Flicking through photos is a great way to reminisce about old adventures. But sometimes sounds can be an even more powerful way to bring back memories or take us somewhere totally new.
If you’ve been thinking of Scotland recently, then our Sounds of Scotland interactive will help bring our incredible landscapes to you. Click through to our interactive to hear some of the locations.
The majority of Scotland is now under a temporary lockdown, though some island communities are under level 3 restrictions. Please follow any current restrictions – you might need to save these ideas to try later on a future trip.
Find out what level each area is under and read more about the 5-level Covid-19 restrictions to plan and book ahead when considering a future trip. You can search for businesses that are open, and Good to Go, where they have a Covid-19 risk assessment.
The echoes from the forest
There is nothing more relaxing than experiencing the stillness of a forest. If you can’t be in a Scottish forest right this second, then why not start picturing the next time you will be?
At the Clyde Falls, near Lanark, the plunge of the powerful Corra Linn waterfall can be heard from all around. The water tumbles from a height of 26 m into a pool below.
Listen to sounds from the Clyde Falls on our Sounds of Scotland interactive.
Here are more of our favourite forest sounds. Discover:
The rustling of leaves and crunching of twigs within the Galloway Forest Park. You could spend hours here trying to distinguish the calls of various species of wildlife.
The soothing sounds of silence at Cademuir Forest, near Peebles in the Scottish Borders. It is famous for its glorious valley views and rolling hills.
The eerie whistle of the wind through the Caledonian Forest. The ancient pinewoods are a unique ecosystem and it’s easy to imagine the same sounds resonating through the forest thousands of years ago. You can see the remnants in Glen Falloch and Tyndrum in Loch Lomond & The Trossachs National Park.
The calls from the mountains
The sounds from the top of a hill are ever-changing, from swirling winds one minute to complete peace and quiet the next. Our mountains may look like strong silent types, but they are full of life. You’ll hear everything from bellowing stags to occasional frog noises filling the air!
Rannoch Moor is a remote, wild, unspoiled and beautiful place. One of the last remaining wildernesses in Scotland, many mindful moments can be spent listening to the murmurs of this isolated, age-old stretch of wild land.
Listen to sounds from the Rannoch Moor on the Sounds of Scotland interactive.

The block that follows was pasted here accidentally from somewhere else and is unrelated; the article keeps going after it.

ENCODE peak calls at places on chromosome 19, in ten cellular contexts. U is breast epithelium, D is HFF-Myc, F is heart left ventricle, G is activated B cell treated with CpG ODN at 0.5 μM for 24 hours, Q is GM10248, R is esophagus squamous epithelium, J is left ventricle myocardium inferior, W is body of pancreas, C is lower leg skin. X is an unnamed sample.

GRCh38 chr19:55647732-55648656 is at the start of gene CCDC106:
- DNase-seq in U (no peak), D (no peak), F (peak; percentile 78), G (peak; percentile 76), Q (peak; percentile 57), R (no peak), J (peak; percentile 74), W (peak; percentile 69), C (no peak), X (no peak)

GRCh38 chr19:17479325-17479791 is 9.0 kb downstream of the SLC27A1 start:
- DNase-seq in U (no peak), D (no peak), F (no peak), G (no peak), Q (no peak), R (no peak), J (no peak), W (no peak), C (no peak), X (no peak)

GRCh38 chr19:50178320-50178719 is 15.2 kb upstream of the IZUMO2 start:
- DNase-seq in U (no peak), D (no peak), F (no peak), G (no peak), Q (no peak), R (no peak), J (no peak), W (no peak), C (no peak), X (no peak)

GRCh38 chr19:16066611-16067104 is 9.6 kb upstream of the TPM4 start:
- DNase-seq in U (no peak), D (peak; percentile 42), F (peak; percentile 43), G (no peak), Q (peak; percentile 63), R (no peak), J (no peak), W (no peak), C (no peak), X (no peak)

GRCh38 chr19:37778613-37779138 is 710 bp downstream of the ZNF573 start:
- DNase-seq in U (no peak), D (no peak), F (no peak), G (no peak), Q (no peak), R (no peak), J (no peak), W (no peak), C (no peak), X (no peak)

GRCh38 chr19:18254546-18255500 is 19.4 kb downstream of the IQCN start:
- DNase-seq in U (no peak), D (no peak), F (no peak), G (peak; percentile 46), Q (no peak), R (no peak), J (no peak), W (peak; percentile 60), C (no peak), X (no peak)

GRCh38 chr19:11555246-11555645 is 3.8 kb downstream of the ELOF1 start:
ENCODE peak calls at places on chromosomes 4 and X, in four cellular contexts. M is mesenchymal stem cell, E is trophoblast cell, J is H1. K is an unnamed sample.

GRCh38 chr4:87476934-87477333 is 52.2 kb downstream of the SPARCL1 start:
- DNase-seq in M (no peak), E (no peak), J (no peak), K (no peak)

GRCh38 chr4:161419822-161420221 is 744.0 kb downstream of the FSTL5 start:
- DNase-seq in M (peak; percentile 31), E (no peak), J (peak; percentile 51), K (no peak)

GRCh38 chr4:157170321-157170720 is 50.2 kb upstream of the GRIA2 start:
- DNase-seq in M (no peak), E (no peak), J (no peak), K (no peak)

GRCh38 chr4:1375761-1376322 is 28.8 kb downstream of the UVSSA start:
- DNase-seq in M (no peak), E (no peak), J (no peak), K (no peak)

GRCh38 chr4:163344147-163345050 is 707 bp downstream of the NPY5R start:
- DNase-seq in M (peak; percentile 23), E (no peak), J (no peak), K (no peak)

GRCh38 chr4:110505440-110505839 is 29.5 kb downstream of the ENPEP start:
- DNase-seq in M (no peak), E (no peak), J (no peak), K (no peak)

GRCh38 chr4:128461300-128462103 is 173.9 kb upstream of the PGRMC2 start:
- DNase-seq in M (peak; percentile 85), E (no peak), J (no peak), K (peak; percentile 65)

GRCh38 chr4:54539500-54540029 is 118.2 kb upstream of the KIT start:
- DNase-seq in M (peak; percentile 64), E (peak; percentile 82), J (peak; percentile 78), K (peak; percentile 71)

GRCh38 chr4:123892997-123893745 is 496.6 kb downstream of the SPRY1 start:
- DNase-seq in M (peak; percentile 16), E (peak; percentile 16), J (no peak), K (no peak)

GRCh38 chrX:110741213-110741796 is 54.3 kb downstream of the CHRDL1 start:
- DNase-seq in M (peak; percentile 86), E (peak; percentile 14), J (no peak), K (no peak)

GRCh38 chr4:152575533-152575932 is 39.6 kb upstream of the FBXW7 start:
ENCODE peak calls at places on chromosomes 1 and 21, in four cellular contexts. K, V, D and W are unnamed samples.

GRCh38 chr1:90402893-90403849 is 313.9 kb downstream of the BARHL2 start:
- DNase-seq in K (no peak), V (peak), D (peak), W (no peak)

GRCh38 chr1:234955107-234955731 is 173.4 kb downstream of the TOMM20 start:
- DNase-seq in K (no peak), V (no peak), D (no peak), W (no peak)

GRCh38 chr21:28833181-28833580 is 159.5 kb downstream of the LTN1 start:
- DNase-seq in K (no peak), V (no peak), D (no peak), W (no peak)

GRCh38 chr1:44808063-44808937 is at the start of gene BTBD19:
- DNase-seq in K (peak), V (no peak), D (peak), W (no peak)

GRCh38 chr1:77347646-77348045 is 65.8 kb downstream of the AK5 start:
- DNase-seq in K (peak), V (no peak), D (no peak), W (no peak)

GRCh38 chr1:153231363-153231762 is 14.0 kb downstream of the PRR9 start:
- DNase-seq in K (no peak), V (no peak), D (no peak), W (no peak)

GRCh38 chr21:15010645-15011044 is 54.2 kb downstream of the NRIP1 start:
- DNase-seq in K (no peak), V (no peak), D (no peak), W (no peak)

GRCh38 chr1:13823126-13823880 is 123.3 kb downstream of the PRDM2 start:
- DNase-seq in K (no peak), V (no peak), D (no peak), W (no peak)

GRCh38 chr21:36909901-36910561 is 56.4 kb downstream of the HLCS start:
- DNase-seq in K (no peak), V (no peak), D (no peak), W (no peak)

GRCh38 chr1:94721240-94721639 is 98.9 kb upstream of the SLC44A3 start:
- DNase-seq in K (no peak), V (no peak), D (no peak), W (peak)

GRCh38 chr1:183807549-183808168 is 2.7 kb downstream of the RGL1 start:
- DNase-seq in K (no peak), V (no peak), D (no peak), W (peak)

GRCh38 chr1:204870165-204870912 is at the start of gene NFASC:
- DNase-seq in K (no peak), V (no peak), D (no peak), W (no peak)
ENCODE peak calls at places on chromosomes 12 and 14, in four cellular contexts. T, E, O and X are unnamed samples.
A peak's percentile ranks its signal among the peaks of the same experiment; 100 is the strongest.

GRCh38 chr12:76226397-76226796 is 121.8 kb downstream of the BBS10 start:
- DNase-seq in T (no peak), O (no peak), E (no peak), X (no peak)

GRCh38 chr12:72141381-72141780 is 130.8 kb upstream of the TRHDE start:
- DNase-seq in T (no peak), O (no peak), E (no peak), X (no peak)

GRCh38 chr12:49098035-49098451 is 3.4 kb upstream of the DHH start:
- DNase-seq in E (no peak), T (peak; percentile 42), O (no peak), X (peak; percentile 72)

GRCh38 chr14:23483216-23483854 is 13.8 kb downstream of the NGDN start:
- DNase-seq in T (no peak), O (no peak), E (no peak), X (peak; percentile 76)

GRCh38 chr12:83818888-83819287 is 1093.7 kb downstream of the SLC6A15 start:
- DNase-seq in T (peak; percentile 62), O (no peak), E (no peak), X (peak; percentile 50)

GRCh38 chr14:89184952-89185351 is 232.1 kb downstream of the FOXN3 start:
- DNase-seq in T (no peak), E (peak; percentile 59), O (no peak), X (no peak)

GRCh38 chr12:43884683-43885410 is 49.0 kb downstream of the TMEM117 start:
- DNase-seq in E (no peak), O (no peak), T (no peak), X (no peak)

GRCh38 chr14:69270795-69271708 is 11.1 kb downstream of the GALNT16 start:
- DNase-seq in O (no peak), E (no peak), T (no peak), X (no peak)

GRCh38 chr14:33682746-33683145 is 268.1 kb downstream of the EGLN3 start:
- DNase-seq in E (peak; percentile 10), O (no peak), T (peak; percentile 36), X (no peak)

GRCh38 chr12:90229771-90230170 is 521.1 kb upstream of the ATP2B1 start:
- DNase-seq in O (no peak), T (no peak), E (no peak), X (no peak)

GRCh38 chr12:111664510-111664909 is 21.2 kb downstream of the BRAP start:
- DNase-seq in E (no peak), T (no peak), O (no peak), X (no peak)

Here are more of our favourite mountain moments. Discover:
The daily birdsong from Speyside. You can keep up with all the wildlife happenings virtually with Speyside Wildlife’s Facebook page.
The songs of the wild things in the Southern Uplands. Plan a future trip with Wild Eskdale who offer a range of wildlife experiences through the hills, including a rare chance to see a golden eagle.
The ambience of a Scottish city. Edinburgh is built on seven hills, two of which are part of the Hermitage of Braid and Blackford Hill Nature Reserve. From the quiet hum of the city to a bubbling burn and nesting water birds, it can be hard to believe you’re in a capital city.
The soundwaves from the coasts
Just the sheer sound of waves can mentally transport you to the coast, so much so you can almost taste the salty sea air.
Kinnaird Head Castle Lighthouse on the Aberdeenshire coast is home to an array of fascinating seaside sounds. With the clanks and clangs of an 18th century lighthouse, the crashing waves of the North Sea and the flurry of seabirds, there’s never a dull moment here.
Listen to sounds from Kinnaird Castle on the Sounds of Scotland interactive.
Here are more of our favourite coastal sounds. Discover:
The cry of curlews from the Orkney. The islands just north of the Scottish Mainland are a key breeding site for these unusual birds and their distinctive vocals can be heard for miles around.
The natural acoustics from deep inside a cave. Fingal’s Cave is possibly Scotland’s most famous cave, made from basalt, and found on the west coast Isle of Staffa. The sounds inside the cave were admired by Walter Scott and thought to have inspired the Hebrides Overture by Mendelssohn.
We’ll see you in person soon.